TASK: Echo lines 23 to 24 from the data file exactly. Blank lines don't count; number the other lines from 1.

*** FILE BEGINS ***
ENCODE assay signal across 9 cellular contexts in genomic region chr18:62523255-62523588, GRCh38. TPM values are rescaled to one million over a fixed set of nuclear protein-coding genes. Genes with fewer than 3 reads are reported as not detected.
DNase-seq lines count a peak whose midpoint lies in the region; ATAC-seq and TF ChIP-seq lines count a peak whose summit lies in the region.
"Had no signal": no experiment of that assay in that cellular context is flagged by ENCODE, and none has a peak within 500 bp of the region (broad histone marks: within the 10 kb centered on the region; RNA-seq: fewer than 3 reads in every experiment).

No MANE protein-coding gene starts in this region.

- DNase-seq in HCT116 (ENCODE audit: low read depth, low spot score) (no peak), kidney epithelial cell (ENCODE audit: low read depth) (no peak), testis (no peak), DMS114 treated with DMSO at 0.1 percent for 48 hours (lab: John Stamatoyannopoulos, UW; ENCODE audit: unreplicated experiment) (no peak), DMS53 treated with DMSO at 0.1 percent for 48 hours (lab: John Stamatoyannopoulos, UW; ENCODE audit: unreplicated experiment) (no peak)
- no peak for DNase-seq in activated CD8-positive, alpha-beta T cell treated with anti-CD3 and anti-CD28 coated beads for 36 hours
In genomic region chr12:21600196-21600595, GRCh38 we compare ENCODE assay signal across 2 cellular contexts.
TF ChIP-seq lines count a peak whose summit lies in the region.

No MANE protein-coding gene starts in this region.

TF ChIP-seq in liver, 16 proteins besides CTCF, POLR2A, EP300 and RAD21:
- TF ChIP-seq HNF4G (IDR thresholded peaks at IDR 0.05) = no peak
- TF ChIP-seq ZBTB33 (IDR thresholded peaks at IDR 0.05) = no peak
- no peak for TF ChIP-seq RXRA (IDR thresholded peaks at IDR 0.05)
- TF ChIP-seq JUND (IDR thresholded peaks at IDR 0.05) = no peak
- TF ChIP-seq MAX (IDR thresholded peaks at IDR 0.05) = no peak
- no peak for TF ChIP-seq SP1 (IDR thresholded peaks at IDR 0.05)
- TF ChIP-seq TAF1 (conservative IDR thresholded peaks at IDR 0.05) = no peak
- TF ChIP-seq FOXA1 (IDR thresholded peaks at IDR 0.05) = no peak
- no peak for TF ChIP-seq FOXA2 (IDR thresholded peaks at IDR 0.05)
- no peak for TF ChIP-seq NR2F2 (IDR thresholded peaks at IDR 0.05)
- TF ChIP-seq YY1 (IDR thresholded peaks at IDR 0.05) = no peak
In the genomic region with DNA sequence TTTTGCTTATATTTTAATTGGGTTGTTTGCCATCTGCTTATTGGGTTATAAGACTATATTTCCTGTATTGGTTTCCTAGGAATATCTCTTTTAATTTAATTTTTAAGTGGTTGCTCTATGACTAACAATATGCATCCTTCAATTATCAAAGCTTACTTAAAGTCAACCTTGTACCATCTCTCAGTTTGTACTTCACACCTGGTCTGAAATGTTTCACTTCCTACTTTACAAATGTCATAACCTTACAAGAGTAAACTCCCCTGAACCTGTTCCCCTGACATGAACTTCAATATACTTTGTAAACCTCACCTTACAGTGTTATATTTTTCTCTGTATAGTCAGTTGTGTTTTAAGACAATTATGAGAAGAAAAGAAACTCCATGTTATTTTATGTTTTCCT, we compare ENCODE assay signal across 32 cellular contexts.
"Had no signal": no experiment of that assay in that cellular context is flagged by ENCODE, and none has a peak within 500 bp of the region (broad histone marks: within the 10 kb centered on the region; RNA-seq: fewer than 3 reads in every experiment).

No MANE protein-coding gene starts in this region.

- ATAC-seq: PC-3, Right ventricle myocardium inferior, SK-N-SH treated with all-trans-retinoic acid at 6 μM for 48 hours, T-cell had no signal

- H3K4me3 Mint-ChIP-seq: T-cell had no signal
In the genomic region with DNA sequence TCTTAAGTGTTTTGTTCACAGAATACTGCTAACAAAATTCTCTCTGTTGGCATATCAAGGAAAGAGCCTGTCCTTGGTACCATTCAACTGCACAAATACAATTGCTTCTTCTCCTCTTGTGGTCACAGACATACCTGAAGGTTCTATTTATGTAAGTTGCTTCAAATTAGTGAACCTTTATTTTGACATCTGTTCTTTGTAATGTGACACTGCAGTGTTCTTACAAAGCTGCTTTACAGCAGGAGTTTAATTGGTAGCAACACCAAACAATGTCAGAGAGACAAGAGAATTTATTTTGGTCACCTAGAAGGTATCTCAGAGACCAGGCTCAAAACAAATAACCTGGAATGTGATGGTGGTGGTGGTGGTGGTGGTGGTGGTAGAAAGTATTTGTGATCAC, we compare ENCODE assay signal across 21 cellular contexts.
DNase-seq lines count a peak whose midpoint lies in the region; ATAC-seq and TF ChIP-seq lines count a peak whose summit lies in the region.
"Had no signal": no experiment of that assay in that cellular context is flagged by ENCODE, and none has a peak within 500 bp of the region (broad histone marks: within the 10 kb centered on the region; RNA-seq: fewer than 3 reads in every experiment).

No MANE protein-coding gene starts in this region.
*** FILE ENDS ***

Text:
"Had no signal": no experiment of that assay in that cellular context is flagged by ENCODE, and none has a peak within 500 bp of the region (broad histone marks: within the 10 kb centered on the region; RNA-seq: fewer than 3 reads in every experiment).

No MANE protein-coding gene starts in this region.